Can CA bounce back from water emergency?

LOS ANGELES California has had three years of below-average rain and snowfall.

Even though we're only about 2 inches below normal rainfall for this time of year, local storms only provide a portion of our water. The majority of our water depends on snowmelt from the Sierras in Northern California.

ABC7 Meteorologist Dallas Raines joined hydrologists from the /*Los Angeles Department of Water and Power*/ as they traveled on the windy 395 Highway to the eastern range. The team was sent to measure the depth and water content of the snow. By doing so, experts can predict how much water California will get this year.

Snow in the Sierras melts and makes its way into the /*Los Angeles Basin*/, providing roughly 2/3 of our water. Some water flows directly into the /*L.A. Aqueduct*/, while some water feeds reservoirs in Northern California, which we purchase from the state.

But if we don't get snow in the winter, we're in trouble. January was dry. Hopefully the new readings for February are better.

The snowpack is at 80 percent of normal, which is up from 67 percent in January. While that is good news, we still need a lot of snowstorms in March to reach 100 percent. Even if we do meet that miracle, local water agencies say we face other challenges.

"This particular water shortage isn't only weather-driven. We also have what people term a 'regulatory drought' at this point," said David Nahai, Los Angeles Department of Water and Power.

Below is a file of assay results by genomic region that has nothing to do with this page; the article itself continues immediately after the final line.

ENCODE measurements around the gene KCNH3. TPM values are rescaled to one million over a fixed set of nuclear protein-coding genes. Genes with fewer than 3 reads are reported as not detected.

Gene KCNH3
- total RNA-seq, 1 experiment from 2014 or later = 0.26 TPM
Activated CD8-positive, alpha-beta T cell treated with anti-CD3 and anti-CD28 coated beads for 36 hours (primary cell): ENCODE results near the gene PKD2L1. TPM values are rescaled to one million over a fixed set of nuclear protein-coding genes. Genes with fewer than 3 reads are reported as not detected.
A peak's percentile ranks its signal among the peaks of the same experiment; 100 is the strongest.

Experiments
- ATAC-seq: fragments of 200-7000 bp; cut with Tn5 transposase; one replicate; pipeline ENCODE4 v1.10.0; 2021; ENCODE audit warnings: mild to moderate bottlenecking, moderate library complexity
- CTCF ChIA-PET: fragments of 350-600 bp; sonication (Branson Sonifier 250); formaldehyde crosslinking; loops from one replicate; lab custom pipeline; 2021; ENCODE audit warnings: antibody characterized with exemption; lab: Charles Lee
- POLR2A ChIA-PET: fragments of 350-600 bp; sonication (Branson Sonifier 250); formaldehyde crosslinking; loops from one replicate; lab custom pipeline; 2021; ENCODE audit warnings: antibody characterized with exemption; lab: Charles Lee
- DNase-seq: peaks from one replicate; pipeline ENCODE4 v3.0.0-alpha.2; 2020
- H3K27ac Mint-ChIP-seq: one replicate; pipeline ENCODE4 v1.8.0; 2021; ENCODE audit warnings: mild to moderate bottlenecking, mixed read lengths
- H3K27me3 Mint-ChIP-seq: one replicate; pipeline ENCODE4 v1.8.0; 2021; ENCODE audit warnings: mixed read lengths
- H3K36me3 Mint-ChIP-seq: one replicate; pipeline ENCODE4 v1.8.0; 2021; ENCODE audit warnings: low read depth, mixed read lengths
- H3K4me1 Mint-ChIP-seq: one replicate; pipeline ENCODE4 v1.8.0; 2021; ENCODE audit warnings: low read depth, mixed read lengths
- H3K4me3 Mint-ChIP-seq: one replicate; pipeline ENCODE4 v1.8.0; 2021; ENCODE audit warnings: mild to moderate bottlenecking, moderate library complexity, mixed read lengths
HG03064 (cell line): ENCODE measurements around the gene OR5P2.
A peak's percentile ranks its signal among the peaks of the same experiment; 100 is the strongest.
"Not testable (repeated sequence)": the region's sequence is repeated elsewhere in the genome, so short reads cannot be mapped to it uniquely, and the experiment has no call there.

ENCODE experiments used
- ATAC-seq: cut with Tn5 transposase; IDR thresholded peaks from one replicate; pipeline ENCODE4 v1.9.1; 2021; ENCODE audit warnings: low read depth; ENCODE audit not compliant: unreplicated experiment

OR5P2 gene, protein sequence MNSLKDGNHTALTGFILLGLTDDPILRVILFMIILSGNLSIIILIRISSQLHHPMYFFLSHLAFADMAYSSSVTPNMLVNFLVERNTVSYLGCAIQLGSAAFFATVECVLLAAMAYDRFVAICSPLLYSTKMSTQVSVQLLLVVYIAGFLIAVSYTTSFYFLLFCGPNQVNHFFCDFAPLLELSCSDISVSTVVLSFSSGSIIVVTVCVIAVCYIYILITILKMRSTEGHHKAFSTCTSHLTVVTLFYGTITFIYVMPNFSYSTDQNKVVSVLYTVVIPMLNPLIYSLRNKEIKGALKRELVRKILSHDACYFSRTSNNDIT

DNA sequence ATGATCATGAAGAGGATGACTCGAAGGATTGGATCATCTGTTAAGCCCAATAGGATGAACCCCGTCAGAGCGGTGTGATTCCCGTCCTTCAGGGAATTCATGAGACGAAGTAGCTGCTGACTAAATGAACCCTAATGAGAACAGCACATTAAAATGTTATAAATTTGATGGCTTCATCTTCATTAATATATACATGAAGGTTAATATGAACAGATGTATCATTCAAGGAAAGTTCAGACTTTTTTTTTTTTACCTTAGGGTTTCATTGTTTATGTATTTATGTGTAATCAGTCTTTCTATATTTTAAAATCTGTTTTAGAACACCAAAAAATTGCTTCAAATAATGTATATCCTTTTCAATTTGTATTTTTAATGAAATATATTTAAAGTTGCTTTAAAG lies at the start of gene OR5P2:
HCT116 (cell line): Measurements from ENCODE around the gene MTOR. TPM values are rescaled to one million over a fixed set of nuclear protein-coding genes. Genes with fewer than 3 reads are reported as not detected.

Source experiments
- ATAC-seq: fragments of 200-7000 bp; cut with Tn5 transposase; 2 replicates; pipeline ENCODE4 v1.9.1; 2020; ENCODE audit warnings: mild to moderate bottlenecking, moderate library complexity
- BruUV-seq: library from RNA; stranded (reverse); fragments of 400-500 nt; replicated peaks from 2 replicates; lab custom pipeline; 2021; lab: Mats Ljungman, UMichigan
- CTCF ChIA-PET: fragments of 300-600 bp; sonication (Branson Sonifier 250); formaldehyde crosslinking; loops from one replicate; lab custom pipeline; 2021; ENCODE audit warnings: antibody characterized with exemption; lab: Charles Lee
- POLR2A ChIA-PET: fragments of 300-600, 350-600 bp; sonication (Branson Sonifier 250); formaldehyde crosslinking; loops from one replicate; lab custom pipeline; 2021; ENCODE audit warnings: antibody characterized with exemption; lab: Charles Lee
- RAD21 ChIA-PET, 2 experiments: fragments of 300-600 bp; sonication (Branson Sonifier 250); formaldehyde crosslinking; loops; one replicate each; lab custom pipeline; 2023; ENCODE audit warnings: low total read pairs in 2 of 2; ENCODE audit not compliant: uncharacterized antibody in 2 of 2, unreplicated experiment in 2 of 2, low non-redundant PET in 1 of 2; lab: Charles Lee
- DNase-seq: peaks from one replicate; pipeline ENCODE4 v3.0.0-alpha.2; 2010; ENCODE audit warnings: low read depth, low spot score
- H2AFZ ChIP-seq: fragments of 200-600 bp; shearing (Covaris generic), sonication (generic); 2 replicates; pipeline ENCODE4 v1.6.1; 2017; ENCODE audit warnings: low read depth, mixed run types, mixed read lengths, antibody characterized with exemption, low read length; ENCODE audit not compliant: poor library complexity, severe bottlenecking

The state could cut back water allocation to local agencies by 85 percent this year. Since we've had so many dry years, our biggest state reservoirs are only about half full. The water level in the Sacramento Delta is also low. Pumping water out at the delta will endanger the smelt fish.

"Even with an average March, or an above-average March, because of the mandatory regulatory cutbacks in the Sacramento Delta, we will continue to face a worrisome weather picture," said Nahai.

L.A. city residents may only be able to water their lawns on Mondays and Thursdays as soon as April 1. The DWP is also proposing higher water rates for users who don't cut back.

There are things you can do to help the water crisis. You could water your lawn twice a week, stop hosing down your driveway, take your car to a carwash, take shorter showers and fix those leaks. After all, leaks aren't just a waste of water: they are a waste of money.

Conserving water can also make you money. The DWP is offering up to $350 rebates when you buy a high-efficiency washing machine and $100 for high-efficiency toilets.


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